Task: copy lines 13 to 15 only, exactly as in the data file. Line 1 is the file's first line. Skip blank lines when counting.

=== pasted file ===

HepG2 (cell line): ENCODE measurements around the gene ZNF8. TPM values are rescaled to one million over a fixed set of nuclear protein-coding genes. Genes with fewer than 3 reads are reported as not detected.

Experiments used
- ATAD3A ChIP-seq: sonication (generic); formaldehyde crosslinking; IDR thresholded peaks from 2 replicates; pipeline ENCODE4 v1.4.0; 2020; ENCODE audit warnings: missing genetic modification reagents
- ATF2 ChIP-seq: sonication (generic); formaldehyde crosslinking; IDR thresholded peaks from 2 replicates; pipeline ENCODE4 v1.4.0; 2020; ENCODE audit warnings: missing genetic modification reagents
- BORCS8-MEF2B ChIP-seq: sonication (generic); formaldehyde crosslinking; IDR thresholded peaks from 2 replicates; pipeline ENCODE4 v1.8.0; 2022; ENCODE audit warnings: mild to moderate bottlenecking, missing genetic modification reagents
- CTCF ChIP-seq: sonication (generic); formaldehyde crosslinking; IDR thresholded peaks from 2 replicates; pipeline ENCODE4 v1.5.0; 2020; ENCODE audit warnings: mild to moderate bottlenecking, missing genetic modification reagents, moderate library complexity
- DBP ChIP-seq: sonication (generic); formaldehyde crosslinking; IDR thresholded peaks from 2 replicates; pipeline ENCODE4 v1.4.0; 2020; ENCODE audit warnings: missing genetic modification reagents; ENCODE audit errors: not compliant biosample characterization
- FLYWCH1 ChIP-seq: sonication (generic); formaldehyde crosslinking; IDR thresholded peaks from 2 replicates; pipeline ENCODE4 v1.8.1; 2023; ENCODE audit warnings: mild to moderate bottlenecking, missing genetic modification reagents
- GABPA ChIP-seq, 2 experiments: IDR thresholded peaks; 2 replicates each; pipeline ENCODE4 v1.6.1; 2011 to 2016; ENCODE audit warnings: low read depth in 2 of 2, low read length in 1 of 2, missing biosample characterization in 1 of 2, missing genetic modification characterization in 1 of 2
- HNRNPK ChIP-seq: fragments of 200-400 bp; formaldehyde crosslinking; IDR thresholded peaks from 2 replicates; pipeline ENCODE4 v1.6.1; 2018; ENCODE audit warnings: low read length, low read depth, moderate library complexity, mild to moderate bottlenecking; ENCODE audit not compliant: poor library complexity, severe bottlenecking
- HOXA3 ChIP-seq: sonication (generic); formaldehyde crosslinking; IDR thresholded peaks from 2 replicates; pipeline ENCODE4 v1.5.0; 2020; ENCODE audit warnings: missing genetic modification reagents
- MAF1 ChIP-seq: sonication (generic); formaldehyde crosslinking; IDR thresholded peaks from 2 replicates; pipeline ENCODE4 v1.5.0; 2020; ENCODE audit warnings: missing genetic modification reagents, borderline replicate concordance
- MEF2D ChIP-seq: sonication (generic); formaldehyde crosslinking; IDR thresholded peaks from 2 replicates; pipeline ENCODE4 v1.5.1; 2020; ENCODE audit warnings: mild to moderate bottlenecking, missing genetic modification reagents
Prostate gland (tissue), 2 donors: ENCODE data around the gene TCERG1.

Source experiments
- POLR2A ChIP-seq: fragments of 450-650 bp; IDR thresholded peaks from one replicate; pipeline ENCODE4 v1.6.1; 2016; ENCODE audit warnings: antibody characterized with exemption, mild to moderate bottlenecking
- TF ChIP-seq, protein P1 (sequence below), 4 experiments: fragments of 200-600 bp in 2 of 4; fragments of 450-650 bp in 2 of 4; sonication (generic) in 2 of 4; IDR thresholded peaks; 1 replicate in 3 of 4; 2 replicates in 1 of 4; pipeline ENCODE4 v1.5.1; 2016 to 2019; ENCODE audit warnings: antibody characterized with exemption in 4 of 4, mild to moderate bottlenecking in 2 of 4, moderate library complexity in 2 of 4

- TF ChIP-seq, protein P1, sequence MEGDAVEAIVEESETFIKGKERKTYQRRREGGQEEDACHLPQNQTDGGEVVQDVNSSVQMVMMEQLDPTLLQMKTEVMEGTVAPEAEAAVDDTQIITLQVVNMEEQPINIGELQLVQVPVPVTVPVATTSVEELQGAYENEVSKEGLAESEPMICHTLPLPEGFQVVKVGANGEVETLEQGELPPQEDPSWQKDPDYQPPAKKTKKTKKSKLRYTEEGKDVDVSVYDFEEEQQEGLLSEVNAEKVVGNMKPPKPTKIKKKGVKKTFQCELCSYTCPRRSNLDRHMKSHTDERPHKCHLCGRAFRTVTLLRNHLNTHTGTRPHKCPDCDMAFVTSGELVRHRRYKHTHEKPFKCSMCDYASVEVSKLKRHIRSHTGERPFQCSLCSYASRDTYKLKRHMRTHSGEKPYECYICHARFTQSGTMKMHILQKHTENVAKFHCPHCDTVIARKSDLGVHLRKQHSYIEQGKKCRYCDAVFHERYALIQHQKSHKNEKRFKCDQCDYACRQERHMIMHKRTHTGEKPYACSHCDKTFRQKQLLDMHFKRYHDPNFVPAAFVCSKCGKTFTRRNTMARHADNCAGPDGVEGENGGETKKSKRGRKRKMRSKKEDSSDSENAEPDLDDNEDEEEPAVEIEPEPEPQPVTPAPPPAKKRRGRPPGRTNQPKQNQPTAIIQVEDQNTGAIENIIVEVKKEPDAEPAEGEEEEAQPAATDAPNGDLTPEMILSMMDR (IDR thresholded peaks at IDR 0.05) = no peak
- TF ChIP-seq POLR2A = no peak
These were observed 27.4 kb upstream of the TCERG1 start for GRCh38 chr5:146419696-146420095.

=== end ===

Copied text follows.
- MEF2D ChIP-seq: sonication (generic); formaldehyde crosslinking; IDR thresholded peaks from 2 replicates; pipeline ENCODE4 v1.5.1; 2020; ENCODE audit warnings: mild to moderate bottlenecking, missing genetic modification reagents
Prostate gland (tissue), 2 donors: ENCODE data around the gene TCERG1.

Source experiments